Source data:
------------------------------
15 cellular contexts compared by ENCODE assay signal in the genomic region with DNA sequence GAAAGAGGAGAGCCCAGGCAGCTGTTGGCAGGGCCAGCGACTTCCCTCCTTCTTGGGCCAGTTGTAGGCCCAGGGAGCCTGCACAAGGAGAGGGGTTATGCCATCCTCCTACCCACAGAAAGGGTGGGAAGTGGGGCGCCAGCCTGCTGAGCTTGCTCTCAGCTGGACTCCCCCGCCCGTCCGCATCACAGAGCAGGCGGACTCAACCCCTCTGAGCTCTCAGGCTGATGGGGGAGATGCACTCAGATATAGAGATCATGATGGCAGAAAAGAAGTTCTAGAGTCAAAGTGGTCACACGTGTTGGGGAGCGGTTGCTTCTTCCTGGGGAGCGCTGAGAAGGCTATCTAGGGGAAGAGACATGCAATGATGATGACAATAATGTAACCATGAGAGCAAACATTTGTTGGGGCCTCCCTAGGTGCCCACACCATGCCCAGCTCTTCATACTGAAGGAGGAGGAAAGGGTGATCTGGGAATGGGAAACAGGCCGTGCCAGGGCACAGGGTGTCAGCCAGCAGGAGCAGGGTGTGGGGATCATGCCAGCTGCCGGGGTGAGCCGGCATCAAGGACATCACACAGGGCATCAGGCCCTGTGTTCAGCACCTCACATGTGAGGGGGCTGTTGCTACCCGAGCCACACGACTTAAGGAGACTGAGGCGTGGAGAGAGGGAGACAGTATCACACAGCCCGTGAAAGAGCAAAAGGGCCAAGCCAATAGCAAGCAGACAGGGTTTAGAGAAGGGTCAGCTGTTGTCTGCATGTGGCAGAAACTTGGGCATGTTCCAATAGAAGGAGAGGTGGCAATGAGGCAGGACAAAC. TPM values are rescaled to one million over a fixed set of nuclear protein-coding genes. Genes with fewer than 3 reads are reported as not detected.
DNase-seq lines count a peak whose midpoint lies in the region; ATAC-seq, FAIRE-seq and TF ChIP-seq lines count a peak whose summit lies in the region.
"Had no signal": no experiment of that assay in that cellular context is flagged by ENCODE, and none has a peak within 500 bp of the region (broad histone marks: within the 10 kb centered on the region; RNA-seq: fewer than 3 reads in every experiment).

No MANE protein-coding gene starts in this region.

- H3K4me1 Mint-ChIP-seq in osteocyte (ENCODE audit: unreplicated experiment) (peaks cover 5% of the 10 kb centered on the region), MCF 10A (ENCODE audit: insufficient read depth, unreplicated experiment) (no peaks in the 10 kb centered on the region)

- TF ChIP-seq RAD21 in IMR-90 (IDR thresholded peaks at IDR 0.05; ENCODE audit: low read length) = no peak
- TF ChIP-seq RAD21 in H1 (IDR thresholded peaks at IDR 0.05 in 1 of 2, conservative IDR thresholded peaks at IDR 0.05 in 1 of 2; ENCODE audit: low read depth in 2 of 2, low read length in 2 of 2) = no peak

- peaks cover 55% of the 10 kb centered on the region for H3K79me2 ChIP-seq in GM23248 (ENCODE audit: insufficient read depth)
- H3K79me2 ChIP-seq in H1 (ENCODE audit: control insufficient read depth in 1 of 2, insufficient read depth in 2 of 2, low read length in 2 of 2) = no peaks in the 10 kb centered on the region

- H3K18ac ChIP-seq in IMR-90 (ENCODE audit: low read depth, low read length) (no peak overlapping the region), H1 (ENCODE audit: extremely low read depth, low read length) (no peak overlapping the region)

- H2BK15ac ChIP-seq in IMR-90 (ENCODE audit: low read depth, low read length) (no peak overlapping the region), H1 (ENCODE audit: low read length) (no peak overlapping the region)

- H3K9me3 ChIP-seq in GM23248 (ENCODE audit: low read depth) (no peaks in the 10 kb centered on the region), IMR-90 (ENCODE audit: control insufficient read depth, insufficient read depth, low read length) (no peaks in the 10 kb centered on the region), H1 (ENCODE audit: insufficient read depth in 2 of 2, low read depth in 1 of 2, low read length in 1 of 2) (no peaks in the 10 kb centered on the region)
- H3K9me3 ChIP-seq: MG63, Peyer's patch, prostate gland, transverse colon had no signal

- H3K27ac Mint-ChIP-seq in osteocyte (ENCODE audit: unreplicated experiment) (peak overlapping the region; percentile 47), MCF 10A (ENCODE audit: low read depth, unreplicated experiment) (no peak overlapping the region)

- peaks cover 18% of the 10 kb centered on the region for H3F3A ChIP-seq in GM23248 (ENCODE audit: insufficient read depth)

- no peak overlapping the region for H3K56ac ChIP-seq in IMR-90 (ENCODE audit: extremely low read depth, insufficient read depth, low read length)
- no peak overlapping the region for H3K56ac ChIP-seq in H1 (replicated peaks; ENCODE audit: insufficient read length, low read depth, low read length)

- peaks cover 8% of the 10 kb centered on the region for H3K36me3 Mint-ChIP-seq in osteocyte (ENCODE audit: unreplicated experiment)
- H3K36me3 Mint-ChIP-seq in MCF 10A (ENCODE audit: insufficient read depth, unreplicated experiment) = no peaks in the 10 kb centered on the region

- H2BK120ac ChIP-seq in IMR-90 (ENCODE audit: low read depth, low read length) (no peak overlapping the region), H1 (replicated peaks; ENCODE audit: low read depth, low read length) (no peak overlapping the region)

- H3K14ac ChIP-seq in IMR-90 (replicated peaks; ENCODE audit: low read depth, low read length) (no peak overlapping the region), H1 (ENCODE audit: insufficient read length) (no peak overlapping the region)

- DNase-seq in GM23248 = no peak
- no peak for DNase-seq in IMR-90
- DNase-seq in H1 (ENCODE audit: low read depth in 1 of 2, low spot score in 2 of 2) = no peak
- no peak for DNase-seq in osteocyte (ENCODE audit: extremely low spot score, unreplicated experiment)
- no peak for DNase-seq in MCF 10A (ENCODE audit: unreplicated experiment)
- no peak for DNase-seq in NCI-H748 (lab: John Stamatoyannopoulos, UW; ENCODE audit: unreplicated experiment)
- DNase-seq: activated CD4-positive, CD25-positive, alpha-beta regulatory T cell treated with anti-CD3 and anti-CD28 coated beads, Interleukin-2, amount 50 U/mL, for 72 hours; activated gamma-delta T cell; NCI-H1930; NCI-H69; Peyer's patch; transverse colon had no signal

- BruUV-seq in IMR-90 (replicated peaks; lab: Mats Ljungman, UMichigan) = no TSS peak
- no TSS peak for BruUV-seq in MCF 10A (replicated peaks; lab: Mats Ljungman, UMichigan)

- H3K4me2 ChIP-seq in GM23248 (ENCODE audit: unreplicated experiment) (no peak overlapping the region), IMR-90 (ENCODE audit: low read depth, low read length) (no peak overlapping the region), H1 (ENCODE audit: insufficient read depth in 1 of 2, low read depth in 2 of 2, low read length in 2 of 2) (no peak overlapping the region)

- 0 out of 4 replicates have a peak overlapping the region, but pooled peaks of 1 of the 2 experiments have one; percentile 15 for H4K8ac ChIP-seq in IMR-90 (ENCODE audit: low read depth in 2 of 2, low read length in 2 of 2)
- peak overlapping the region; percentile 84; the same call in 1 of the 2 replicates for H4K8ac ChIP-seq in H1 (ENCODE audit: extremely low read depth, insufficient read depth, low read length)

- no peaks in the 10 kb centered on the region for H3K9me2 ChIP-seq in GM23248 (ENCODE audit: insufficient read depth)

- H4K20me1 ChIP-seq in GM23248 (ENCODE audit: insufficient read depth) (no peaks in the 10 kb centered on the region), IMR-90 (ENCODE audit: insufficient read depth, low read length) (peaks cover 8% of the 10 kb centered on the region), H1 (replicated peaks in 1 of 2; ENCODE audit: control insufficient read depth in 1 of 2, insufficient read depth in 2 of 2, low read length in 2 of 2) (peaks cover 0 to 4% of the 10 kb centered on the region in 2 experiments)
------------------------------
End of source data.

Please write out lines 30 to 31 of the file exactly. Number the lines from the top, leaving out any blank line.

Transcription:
- no TSS peak for BruUV-seq in MCF 10A (replicated peaks; lab: Mats Ljungman, UMichigan)

- H3K4me2 ChIP-seq in GM23248 (ENCODE audit: unreplicated experiment) (no peak overlapping the region), IMR-90 (ENCODE audit: low read depth, low read length) (no peak overlapping the region), H1 (ENCODE audit: insufficient read depth in 1 of 2, low read depth in 2 of 2, low read length in 2 of 2) (no peak overlapping the region)